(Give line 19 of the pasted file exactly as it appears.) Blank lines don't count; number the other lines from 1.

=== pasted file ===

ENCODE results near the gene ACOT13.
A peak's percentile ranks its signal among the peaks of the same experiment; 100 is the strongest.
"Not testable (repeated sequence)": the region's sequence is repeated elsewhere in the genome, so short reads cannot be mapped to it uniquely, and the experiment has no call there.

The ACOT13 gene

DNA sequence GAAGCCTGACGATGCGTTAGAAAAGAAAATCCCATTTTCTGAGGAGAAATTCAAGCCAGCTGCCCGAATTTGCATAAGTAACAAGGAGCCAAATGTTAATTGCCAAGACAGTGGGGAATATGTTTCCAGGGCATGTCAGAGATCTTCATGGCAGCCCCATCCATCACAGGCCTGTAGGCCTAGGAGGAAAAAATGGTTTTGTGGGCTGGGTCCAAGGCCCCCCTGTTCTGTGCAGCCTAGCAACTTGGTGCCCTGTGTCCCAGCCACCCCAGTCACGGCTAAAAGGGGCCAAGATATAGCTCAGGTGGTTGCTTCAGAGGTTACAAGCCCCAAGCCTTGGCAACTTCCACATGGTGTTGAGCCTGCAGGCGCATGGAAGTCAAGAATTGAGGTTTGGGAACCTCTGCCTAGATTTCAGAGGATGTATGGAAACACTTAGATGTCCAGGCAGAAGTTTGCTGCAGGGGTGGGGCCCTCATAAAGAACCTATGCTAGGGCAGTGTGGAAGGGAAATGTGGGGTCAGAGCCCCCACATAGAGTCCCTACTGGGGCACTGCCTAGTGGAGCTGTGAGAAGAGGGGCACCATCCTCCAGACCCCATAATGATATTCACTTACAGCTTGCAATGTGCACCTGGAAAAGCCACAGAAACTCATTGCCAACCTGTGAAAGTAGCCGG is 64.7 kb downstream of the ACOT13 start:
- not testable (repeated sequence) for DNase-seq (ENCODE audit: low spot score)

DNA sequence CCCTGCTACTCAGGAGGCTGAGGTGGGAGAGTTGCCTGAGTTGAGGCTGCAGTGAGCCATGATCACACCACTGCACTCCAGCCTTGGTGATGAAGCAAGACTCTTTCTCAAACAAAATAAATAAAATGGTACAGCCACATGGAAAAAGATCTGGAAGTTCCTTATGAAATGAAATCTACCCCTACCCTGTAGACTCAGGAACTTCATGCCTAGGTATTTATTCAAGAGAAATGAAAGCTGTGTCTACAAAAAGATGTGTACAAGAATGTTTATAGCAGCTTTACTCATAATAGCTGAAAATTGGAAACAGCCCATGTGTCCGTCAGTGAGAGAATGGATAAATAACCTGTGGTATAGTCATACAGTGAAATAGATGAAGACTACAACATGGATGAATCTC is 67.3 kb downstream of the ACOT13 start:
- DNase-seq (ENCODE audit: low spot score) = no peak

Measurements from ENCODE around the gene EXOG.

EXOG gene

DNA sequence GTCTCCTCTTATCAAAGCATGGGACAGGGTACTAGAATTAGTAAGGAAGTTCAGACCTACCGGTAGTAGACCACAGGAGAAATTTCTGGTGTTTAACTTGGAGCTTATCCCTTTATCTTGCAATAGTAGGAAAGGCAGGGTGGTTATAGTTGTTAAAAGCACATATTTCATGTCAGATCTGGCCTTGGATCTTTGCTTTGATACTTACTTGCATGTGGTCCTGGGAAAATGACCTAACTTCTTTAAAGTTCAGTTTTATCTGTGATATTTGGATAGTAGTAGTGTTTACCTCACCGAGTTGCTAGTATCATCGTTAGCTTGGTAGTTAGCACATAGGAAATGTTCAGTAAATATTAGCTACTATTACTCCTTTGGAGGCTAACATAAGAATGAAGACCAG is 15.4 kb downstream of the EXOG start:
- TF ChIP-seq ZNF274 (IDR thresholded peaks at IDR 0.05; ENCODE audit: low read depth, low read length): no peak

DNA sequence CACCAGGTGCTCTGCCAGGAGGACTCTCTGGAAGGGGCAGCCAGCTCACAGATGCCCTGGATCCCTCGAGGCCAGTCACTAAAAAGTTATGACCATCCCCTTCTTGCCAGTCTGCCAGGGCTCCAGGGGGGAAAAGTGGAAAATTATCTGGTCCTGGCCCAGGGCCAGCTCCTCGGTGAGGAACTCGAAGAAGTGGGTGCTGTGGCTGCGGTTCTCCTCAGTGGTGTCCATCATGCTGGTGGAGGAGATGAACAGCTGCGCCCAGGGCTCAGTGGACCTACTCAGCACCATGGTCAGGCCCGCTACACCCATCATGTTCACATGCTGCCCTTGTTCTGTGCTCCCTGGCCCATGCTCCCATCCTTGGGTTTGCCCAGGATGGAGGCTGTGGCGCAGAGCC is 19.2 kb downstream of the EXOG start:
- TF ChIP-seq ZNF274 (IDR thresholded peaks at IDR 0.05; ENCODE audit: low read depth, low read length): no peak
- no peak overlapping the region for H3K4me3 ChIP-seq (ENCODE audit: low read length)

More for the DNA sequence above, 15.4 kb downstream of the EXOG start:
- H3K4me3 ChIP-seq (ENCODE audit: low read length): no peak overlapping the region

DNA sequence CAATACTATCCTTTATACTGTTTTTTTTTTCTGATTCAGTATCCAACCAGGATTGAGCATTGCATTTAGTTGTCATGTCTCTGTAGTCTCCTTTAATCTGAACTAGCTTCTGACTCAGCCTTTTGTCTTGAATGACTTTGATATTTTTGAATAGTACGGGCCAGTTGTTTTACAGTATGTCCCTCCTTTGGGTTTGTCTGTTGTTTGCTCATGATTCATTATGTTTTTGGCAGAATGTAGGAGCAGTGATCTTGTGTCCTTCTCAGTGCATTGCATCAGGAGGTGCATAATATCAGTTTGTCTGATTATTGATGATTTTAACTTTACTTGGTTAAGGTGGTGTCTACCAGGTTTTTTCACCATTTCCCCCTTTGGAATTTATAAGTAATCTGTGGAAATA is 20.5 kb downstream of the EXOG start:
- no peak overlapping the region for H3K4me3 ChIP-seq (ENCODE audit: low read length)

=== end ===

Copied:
- no peak overlapping the region for H3K4me3 ChIP-seq (ENCODE audit: low read length)